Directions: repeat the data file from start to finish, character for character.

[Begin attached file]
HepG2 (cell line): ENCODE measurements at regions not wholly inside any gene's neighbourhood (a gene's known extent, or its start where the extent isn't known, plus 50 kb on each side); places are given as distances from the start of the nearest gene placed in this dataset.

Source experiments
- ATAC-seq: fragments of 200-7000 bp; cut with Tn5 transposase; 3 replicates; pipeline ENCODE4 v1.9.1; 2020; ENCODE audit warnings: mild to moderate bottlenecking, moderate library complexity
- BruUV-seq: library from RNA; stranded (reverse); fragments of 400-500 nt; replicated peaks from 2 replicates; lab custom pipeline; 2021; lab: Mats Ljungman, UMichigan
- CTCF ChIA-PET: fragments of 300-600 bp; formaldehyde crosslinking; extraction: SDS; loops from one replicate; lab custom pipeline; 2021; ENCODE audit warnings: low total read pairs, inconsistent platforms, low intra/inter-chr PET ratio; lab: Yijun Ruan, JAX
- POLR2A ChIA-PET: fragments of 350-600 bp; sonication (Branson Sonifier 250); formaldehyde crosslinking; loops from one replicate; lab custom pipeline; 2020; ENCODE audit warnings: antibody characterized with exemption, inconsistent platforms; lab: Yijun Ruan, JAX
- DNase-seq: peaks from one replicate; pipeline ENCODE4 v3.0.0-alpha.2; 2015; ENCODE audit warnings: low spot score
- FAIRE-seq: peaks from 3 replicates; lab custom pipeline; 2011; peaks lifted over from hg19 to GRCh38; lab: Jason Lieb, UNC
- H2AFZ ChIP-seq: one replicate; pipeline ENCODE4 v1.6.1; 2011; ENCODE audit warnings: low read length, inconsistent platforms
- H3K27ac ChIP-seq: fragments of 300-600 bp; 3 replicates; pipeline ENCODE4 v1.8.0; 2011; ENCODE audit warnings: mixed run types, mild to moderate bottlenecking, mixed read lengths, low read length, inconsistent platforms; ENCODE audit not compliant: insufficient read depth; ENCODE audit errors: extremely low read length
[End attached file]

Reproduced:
HepG2 (cell line): ENCODE measurements at regions not wholly inside any gene's neighbourhood (a gene's known extent, or its start where the extent isn't known, plus 50 kb on each side); places are given as distances from the start of the nearest gene placed in this dataset.

Source experiments
- ATAC-seq: fragments of 200-7000 bp; cut with Tn5 transposase; 3 replicates; pipeline ENCODE4 v1.9.1; 2020; ENCODE audit warnings: mild to moderate bottlenecking, moderate library complexity
- BruUV-seq: library from RNA; stranded (reverse); fragments of 400-500 nt; replicated peaks from 2 replicates; lab custom pipeline; 2021; lab: Mats Ljungman, UMichigan
- CTCF ChIA-PET: fragments of 300-600 bp; formaldehyde crosslinking; extraction: SDS; loops from one replicate; lab custom pipeline; 2021; ENCODE audit warnings: low total read pairs, inconsistent platforms, low intra/inter-chr PET ratio; lab: Yijun Ruan, JAX
- POLR2A ChIA-PET: fragments of 350-600 bp; sonication (Branson Sonifier 250); formaldehyde crosslinking; loops from one replicate; lab custom pipeline; 2020; ENCODE audit warnings: antibody characterized with exemption, inconsistent platforms; lab: Yijun Ruan, JAX
- DNase-seq: peaks from one replicate; pipeline ENCODE4 v3.0.0-alpha.2; 2015; ENCODE audit warnings: low spot score
- FAIRE-seq: peaks from 3 replicates; lab custom pipeline; 2011; peaks lifted over from hg19 to GRCh38; lab: Jason Lieb, UNC
- H2AFZ ChIP-seq: one replicate; pipeline ENCODE4 v1.6.1; 2011; ENCODE audit warnings: low read length, inconsistent platforms
- H3K27ac ChIP-seq: fragments of 300-600 bp; 3 replicates; pipeline ENCODE4 v1.8.0; 2011; ENCODE audit warnings: mixed run types, mild to moderate bottlenecking, mixed read lengths, low read length, inconsistent platforms; ENCODE audit not compliant: insufficient read depth; ENCODE audit errors: extremely low read length